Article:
Let's talk about science
And how the EPA gets around it.
Today The Guardian and The New Lede published the third story in the series about paraquat and Parkinson’s disease - a look into why so many independent scientists say there is a clear association between the common weed killer and the dreaded brain disease, but regulators disagree.
(If you missed the first piece - a deep dive into secret internal corporate documents held by Syngenta and Chevron - be sure to read it here, or a slightly more detailed version here.)
Among the nuggets of news is this:
The EPA had looked at 26 epidemiological studies in its assessment of paraquat and Parkinson’s and all but two of them found positive associations between the pesticide and the disease. Yet the EPA downgraded most of those studies, focusing on those that did not find an association. The agency similarly dismissed many animal studies that found an association.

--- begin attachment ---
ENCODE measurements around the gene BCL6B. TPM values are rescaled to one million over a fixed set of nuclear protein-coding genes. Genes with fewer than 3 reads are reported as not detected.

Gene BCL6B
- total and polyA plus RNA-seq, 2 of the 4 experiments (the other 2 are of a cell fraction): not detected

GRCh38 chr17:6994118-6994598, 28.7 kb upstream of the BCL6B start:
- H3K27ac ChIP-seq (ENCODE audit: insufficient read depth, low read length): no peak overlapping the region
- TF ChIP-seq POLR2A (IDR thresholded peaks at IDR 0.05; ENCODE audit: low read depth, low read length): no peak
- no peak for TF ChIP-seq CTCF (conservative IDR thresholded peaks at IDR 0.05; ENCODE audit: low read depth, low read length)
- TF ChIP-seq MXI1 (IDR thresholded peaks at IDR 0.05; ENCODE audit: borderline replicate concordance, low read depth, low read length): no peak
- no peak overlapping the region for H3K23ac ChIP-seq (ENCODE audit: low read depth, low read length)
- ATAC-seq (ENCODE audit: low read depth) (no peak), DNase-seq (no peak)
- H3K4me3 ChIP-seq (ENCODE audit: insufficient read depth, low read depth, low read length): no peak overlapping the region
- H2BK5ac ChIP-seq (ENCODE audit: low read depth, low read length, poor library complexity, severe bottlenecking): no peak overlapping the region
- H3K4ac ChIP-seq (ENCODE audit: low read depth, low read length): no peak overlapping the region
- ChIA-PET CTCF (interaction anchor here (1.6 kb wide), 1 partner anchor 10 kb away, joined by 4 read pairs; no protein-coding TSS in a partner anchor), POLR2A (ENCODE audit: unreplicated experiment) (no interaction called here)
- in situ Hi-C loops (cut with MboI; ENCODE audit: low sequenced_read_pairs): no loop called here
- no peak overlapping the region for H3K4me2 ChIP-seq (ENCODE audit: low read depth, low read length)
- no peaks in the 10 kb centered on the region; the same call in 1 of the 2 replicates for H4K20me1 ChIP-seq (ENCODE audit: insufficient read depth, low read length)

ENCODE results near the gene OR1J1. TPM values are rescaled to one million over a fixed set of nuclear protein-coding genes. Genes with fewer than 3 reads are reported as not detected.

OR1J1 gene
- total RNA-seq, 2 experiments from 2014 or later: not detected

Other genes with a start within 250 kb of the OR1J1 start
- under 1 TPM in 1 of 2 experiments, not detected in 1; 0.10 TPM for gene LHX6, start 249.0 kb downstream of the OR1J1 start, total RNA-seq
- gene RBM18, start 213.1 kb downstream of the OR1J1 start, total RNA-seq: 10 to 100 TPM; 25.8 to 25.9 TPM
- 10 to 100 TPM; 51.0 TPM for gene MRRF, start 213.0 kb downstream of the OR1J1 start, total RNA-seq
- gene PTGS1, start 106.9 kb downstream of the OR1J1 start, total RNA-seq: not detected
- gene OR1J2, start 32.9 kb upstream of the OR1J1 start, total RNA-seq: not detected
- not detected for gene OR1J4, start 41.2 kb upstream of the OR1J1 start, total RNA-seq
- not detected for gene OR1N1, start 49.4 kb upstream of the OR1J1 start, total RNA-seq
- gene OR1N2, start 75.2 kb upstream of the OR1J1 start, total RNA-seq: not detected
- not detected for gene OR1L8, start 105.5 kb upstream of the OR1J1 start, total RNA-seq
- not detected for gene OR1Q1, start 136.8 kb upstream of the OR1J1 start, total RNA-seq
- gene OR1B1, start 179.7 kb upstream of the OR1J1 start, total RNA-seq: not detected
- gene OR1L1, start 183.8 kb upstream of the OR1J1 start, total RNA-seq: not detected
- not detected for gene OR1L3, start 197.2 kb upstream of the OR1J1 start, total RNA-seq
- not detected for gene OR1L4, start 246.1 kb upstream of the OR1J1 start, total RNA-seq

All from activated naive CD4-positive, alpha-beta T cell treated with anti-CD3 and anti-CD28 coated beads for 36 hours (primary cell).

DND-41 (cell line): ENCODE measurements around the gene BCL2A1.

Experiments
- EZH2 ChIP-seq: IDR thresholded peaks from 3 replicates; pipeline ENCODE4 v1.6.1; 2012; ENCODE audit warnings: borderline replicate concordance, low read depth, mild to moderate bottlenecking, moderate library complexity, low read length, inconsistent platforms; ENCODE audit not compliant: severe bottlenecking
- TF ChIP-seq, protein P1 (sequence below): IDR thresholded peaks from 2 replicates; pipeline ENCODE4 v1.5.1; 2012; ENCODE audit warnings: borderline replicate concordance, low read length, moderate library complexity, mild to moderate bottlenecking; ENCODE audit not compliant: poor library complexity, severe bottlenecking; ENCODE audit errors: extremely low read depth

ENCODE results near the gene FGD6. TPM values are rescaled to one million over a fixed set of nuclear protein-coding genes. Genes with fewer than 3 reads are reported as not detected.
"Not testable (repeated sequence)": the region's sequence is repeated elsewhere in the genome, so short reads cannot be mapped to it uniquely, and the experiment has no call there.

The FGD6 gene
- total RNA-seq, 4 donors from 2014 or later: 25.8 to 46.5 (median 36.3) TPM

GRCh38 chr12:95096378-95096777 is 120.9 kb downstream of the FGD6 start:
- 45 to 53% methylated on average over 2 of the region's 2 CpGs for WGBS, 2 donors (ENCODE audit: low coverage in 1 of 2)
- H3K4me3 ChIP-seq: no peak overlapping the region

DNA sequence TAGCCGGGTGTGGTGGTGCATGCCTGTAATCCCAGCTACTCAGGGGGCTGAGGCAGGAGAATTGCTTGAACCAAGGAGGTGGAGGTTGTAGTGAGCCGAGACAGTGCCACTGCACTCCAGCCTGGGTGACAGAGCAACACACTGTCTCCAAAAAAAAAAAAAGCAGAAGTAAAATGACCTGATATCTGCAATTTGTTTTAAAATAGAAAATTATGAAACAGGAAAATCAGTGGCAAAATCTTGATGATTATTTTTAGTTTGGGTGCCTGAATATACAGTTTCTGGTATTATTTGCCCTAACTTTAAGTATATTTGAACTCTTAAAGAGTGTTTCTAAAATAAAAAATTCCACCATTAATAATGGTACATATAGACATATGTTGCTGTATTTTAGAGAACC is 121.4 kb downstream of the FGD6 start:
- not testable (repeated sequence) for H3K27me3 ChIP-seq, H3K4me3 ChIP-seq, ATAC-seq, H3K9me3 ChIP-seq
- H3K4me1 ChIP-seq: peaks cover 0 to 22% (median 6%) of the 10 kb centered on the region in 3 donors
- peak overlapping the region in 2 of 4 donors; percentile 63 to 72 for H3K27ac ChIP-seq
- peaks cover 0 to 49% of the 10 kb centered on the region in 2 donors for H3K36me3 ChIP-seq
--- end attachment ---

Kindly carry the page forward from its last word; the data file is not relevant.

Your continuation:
Records show that one of the EPA officials signing off on that EPA paraquat assessment had come to the EPA from an industry position. Biologist Kristin Rickard served at the time as the acting branch chief for the EPA risk assessment branch evaluating paraquat. Before joining the EPA, Rickard worked for CropLife America, the powerful Washington-based lobbying organization that represents the pesticide industry.
“Croplife’s entire purpose is to get the pesticide industry whatever it wants,” said Nathan Donley, environmental health science director at the Center for Biological Diversity. “Someone from that world should not be making decisions that have such an enormous impact on public health.”
Rickard now works as a senior scientific evaluator at Health Canada.
Read more about the debate over the science at The New Lede, and please share.